There is fraud of a different kind taking place at the market: Idiot Tourist Fraud. I go to buy a cheap pair of sunglasses (as I lose and break them regularly). The stallholders want $15. Uh huh. Last time I bought a pair like this they cost $3. As I laugh and walk away, the price tumbles. I don’t want to rip anyone off, I want a price where we both get reasonable value. In the end I get a pair of cotton trousers and some glasses for $10. My rooster-loving friend approves. I know some tourists pay 10 times what a local would pay and stallholders like that, but they should regard this as a bonus rather than a regular event.

Outdoor dining at Mozaic: Wagyu beef cheeks with oxtail tortellini and rendang spices

Outdoor dining at Mozaic: Wagyu beef cheeks with oxtail tortellini and rendang spices

For a treat I venture to Mozaic, a world-class dining experience in Jalan Raya Sanggingan, and the best in Indonesia according to the Asia’s 50 Best Restaurants 2013. Here French-American chef Chris Salans creates memorable Franco-Indonesian fusian dishes, such as roast duck breast with kluwek puree and hazelnut-orange salad.

Sommelier Cok Bagus Senajaya chose great wines to accompany the six-course degustation (tasting) menu, accompanied by attentive but never overbearing service. The evening began with a drink and a canape in the stylish lounge, then the serious consumption took place outside in the tropical garden. With soft lighting and a relaxed atmosphere, it’s a great choice for a romantic assignation, a special occasion or simply the need to indulge in quality.

New Hotel Round-up

On my way back to Malaysia I also sampled a variety of accommodation. Alindra Villa with its collection of wooden buildings from different parts of Indonesia has friendly staff and a lot of character and just relaunched after refurbishments and adding a spa. It also offers private pool villas with butler service, and while I had never felt the need for my very own full-length pool and jacuzzi area before, I now understand the appeal.There were seven places to shower in my large, two-bedroom villa, three of them outside.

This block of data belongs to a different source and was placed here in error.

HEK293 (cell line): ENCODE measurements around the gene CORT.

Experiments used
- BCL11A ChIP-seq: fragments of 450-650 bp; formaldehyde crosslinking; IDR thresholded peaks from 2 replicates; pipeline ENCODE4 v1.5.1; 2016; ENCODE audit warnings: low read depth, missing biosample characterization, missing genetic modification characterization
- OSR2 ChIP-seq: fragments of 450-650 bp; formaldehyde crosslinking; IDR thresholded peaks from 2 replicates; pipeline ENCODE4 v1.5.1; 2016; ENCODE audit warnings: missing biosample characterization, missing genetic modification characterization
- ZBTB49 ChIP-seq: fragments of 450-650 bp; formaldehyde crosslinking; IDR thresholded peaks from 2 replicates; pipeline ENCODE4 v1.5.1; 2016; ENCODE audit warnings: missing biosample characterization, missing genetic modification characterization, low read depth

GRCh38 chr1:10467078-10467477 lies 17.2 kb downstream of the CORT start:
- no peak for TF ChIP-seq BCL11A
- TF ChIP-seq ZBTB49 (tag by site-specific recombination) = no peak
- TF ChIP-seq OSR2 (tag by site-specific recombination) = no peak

The almost brand-new Le Meridien at Jimbaran is sleek and sassy with a bouncy soundtrack, stylish contemporary rooms and “lagoon access” from those on the lowest level. I went exploring by wading through the farthest reaches of this meandering waterway and felt like Katharine Hepburn in The African Queen, but without the leeches or having to drag a boat around. Sadly, there was no Humphrey Bogart.

The rooftop bar is perfect for watching the sun set over the bay, and Bamboo Chic serves a great breakfast (with some delightful French influence). The restaurant’s signature marinated pork hock is a mighty serve of meat. If you haven’t eaten too much in the hotel, you can always try the seafood cafes on the beach, but I had a great massage in the spa instead.

Kuta's famous surf beach. I'm not sure what the red flag was for, no one paid any attention to it

Kuta’s famous surf beach. I am not sure what the red flag was for, no one paid any attention to it

Never a great fan of Kuta, its noise and tourists are absolutely no problem when you can retreat to the Sheraton Bali Kuta Resort. Perched on top of the similarly new upmarket Beachwalk mall, the resort itself only opened in December 2012 and is designed to make the most of sea views from the pool, the breezy foyer and lounge, and classically styled rooms which all have their own balcony.

To be honest I hated Kuta the first time I went, but if I was staying at the Kuta Sheraton I’d be happy to return. The spa is also seamlessly soothing with a gentle sauna, and the bathrooms are very smart with freestanding tubs. This is Sheraton’s debut hotel in Bali, and they offer some deals on booking rooms, so there are affordable options. And as you would expect from a hotel like this, you can eat your own weight in food at the huge buffet breakfast.

Kuta Sheraton: Or watch the beach from here

Kuta Sheraton: Or watch the beach from here


  1. Sounds great……..blessings